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Database of Abstracts of Reviews of Effects (DARE): Quality-assessed Reviews [Internet]. York (UK): Centre for Reviews and Dissemination (UK); 1995-.

Database of Abstracts of Reviews of Effects (DARE): Quality-assessed Reviews [Internet].

Studies on the effectiveness and safety of cilostazol, beraprost sodium, prostaglandin E1 for the treatment of intermittent claudication

M Hashiguchi, K Ohno, and R Saito.

Review published: 2004.

Link to full article: [Journal publisher]

CRD summary

This review assessed cilostazol, beraprost sodium and prostaglandin E1 (PGE1) for treating intermittent claudication to improve walking distance. The authors concluded that cilostazol and PGE1 are effective, but further studies ofberaprost sodium are needed. A narrow literature search limits the reliability of these conclusions.

Authors' objectives

To assess the effectiveness of cilostazol, beraprost sodium and prostaglandin E1 (PGE1) in improving walking distance in patients with intermittent claudication.


MEDLINE was searched for papers published in English or Japanese between January 1966 and May 2001; the search terms were reported. The reference lists of retrieved papers were checked for further studies, while experts in the field and relevant pharmaceutical companies were contacted for unpublished and ongoing trials.

Study selection

Study designs of evaluations included in the review

Double-blind, placebo-controlled, randomised controlled trials (RCTs) were eligible for inclusion.

Specific interventions included in the review

Studies of cilostazol, beraprost sodium or PGE1 were eligible for inclusion. The included studies of cilostazol used a daily oral dose of 200 mg for between 6 and 24 weeks; studies of beraprost used a daily oral dose of 120 micrograms for either 12 weeks or 6 months; studies of PGE1 used a daily intravenous dose of 60 micrograms (either every day, 2 days per week or 5 days per week) for between 4 and 12 weeks.

Participants included in the review

Studies of adults with arteriosclerosis obliterans and a main complaint of intermittent claudication (stage II according to the Fontaine classification) were eligible for inclusion.

Outcomes assessed in the review

Studies reporting the maximum walking distance (MWD) or pain-free walking distance (PFWD), as evaluated using a treadmill test, were eligible for inclusion. Adverse event outcomes were also included in the review.

How were decisions on the relevance of primary studies made?

Two reviewers independently assessed studies for inclusion.

Assessment of study quality

The studies were assessed using a scoring system developed by Chalmers. The scoring system considered the following factors within 30 items: study hypothesis, participant selection, participant characteristics, sample size, randomisation and blinding, outcome definition and measurement, and statistical methods. The scoring for each item allowed a maximum total score of 100. The studies were classed as high quality (more than 70 points), moderate quality (40 to 69 points), or low quality (less than 40 points). Three reviewers independently assessed study quality, with any differences resolved by consensus.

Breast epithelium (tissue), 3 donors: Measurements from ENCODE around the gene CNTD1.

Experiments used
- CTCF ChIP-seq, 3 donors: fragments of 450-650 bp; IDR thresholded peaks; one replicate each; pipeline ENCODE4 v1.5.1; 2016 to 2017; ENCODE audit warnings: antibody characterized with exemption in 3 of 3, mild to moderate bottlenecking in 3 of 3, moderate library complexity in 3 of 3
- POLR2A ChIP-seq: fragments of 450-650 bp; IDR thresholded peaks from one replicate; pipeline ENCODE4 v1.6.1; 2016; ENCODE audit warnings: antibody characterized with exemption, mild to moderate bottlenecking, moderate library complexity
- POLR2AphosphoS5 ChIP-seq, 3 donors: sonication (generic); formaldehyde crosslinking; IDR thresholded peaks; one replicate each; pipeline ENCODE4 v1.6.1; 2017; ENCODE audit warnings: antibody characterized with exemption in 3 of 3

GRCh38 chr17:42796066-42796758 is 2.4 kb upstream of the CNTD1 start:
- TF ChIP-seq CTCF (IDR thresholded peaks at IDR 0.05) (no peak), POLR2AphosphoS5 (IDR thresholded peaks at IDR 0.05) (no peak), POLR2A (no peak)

Data extraction

The authors did not state how the data were extracted for the review, or how many reviewers performed the data extraction. The mean value and standard deviation were extracted for MWD and PFWD at baseline, and for changes immediately following the treatment period, at 4 weeks after the commencement of treatment, and at the end of the maximum follow-up period after treatment. The number of participants experiencing adverse events was also extracted for each study and used to calculate the odds ratio (OR) with 95% confidence intervals (CIs).

Methods of synthesis

How were the studies combined?

Studies rated as moderate or high quality were combined using meta-analysis, employing a fixed-effect model with studies weighted by sample size, to derive pooled effect sizes and 95% CIs for each drug and outcome. For MWD and PFWD, the weighted mean difference (WMD) was calculated using the general variance method; for adverse events, the pooled OR was estimated using the Mantel-Haenszel method. If statistical heterogeneity was detected, the pooled estimate was calculated using a random-effects model (DerSimonian and Laird) instead.

How were differences between studies investigated?

Statistical heterogeneity was assessed using the Q statistic with a P-value of less than 0.05 judged to be statistically significant.

Results of the review

The review included 11 RCTs (n=2,131).

All 11 studies were rated as being of moderate quality, with scores ranging from 54 to 66.

Cilostazol (6 RCTs, 1,352 participants).

Effectiveness: at the end of the treatment period (ranging from 12 to 24 weeks), cilostazol had a significantly greater effect than placebo on both the MWD (WMD +52.19 m, 95% CI: 32.08, 72.31; 5 RCTs) and PFWD (WMD +39.75 m, 95% CI: 23.39, 56.10; 3 RCTs). Similar smaller, but still statistically significant, effects were seen 4 weeks into treatment (3 RCTs). Only one RCT reported follow-up after the end of treatment. This trial found no significant effect of cilastazol over placebo 6 weeks after active treatment ceased.